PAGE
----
Tuesday, January 31, 2006

One more for the road

I've just read an interesting and provocative book called So Many Books: Reading and Publishing in an Age of Abundance by Gabriel Zaid (attractively translated by Natasha Wimmer). My first impression was of it being a clever but also very disagreeable little book. Gradually, though, I was won over (partly as I realized that he’s got a very particular angle that has to do with publishing, really, rather than with writing or reading in themselves; so that the provocative and sometimes annoying remarks he makes about reading and writing are to be seen in that context).

Zaid’s central insight comes around the question of whether we should bemoan or celebrate (he thinks the second) the fact that so many books reach only a small readership:

Books are so cheap that, unlike newspapers, radio, or television, they can be published advertisement-free for a few thousand interested readers. To finance almost any book, it is enough to find three thousand readers willing to pay six hours worth of minimum-wage salary. Naturally, if thirty thousand readers could be reached, it would be possible to lower the price—by half, say. But it isn’t easy to reach thirty thousand readers. Not because the lower price is still too high, but for a reason we prefer to ignore: the majority of titles published are of no interest to thirty thousand people—you couldn’t even give away that many copies.

He’s very interesting on this conundrum, that books may seem more expensive than other media from the consumer’s point of view but that the real cost of reading is time rather than money:

Time is by far the most expensive aspect of reading, excepting time spent in certain circumstances: in transit, ill health, prison, or retirement. In a wealthy economy, time is worth more than things, and it is easier to buy things than to find the time to enjoy them. To purchase books that one will never read is understandable: we think we might read them one day, and in the meantime, they can be shown off to visitors or mentioned in convesation. Reading is a luxury of the poor, the sick, prisoners, retirees, students. As students become young executives with overcrowded schedules, and as their salaries rise, reading (if it is not required) becomes a luxury for them, too.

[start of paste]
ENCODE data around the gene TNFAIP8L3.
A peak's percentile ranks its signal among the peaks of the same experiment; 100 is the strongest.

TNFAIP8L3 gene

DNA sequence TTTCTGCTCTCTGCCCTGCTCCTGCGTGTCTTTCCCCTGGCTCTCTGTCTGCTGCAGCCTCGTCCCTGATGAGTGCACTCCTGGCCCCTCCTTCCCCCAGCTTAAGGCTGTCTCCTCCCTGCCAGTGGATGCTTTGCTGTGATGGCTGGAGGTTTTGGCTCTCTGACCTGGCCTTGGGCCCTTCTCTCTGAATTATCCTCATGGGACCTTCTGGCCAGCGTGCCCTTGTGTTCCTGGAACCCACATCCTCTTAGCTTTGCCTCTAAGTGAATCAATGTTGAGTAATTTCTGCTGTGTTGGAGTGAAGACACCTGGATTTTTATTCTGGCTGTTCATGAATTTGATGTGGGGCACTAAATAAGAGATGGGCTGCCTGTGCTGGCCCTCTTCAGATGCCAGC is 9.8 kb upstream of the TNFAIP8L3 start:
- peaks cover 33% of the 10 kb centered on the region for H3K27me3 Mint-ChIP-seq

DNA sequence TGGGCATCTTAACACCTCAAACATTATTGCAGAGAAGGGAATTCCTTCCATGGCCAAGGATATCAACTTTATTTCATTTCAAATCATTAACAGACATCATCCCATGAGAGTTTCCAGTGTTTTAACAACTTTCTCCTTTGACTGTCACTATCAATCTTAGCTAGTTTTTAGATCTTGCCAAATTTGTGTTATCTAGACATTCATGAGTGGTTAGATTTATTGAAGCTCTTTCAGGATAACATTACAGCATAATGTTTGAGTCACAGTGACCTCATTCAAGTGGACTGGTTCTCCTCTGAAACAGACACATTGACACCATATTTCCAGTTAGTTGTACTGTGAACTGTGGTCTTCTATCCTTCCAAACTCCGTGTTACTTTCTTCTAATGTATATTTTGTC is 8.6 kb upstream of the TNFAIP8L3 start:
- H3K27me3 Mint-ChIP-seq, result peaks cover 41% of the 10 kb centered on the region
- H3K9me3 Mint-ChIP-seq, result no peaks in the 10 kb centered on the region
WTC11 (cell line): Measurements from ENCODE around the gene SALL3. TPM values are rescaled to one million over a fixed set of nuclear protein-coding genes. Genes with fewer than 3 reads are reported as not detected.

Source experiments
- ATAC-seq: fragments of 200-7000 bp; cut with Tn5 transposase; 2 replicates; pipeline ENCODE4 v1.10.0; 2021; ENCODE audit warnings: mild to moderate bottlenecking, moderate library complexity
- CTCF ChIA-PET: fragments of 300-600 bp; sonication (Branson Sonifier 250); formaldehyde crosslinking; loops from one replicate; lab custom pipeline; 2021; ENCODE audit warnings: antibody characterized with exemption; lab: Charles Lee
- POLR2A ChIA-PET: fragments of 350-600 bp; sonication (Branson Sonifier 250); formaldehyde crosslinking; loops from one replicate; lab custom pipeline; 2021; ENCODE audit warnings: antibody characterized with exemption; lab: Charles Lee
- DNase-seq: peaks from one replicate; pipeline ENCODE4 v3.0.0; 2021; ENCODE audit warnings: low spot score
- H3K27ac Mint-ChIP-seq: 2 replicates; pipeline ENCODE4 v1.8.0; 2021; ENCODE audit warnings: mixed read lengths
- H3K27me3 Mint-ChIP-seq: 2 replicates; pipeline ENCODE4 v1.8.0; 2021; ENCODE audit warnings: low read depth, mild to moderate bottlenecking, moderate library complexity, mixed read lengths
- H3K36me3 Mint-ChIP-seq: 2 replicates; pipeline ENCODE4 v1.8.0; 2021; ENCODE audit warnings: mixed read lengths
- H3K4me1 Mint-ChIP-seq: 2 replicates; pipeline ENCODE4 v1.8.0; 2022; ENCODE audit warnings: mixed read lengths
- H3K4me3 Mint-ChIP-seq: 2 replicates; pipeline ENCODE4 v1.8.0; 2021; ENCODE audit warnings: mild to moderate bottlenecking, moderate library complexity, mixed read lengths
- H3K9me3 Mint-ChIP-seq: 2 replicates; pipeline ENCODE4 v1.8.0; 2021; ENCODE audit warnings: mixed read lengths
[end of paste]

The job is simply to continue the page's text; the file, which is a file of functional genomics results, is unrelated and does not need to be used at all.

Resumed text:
(You see the style: it’s that rather dandyish grand way of sweeping one’s opinions around the place that I associate in particular with French essayists.)

Another passage that I think the lit-bloggers will find interesting (and which those who know me will see both [a] why I’m struck by and [b] why I find irritating):

A person comes late to a convesation and believes that he can’t follow it, that he needs to be better informed: as if knowledge were something other than conversation itself, as if it were something to be acquired elsewhere first. Friends recommend that he take certain classes, which bore him; that he study handbooks, which bore him; that he read the classics, which also bore him. The truly enlightened thing would be to recommend that he have more confidence in his appetitte for conversation; to tell him that if he is interested in something he doesn’t understand, he should pay more attention, ask questions, reflect, consult dictionaries, manuals, classics, but all in the service of his desire to participate in the ongoing conversation. There is no point in recommending that he try to learn the dictionary from start to finish, systematically, from A to Z. The dictionary, like all study plans, is justified by its use as an aid to convesration, not by its own merits. Naturally, if upon looking up a word he discovers others that interest him, or if upon consulting a classic he finds that his interest goes beyond the matter at hand, he should allow himself to be carried away by curiosity, surprise, astonishment, enjoyment. The desire to follow a conversation that you don’t understand is a healthy sign, not an incidication of lack of preparation. Discipline is good in the service of desire, not in place of desire. Without desire, there is no living culture.

Best trivia fact: the Guinness Book of World Records says that the slowest-selling book in the history of print was “a translation from Coptic to Latin that Oxford University Press sold at a rate of 2.6 copies a year from 1716 to 1907.”

At any rate, it should be clear that it's well worth a look if you're interested in this kind of question.

Two further thoughts:

1. This is the first book I've seen published by Paul Dry Books. It's a physically attractive as well as stylistically appealing little volume, and I'll look forward to seeing more of theirs--I heard about this at the Modern Language Association conference a year ago when I ran into Sarah Dry (who was in my brothers' class when we were all in high school & then went to the same college I did), who was working for the company--I believe her father is the publisher. Go and look at their homepage, though; they've got really cool stuff.